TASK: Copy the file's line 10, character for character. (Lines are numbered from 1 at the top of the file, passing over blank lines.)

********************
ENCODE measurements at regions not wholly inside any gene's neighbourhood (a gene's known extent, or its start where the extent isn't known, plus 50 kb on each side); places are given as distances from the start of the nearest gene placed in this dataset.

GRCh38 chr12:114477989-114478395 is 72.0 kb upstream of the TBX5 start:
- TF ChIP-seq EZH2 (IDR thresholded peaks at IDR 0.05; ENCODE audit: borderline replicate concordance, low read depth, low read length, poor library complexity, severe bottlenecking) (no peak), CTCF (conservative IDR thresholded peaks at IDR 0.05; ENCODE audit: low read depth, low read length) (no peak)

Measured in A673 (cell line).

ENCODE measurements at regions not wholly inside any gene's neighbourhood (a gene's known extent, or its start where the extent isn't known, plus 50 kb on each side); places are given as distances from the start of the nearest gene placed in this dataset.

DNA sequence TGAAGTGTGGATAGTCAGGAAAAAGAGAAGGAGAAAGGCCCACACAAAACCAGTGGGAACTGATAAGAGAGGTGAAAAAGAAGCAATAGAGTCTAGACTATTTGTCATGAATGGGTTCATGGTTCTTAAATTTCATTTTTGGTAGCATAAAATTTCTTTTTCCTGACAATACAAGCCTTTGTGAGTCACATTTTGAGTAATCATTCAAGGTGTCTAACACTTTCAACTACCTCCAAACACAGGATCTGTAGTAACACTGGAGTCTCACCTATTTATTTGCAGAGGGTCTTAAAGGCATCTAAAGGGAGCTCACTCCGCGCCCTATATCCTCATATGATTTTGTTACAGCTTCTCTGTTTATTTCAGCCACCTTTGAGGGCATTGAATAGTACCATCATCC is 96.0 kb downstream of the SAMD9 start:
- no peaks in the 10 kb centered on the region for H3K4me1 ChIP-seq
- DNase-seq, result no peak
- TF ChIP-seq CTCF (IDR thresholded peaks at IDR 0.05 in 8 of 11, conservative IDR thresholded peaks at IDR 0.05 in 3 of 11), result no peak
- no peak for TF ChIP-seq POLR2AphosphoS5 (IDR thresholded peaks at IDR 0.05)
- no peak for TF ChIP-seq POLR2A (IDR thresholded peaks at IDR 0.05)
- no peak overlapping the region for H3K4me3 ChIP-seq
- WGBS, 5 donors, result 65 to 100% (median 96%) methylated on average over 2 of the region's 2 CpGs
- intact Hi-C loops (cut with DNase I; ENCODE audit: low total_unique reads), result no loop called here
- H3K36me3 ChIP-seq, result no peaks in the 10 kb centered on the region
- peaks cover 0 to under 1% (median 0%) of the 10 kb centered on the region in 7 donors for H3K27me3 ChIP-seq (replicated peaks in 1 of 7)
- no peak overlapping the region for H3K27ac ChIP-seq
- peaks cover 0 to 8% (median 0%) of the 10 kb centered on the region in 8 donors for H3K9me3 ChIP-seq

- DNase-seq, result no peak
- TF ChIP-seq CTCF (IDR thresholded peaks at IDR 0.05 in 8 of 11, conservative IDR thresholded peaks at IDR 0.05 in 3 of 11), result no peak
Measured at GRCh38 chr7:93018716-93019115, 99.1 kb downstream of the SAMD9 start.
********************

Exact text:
- no peak for TF ChIP-seq POLR2AphosphoS5 (IDR thresholded peaks at IDR 0.05)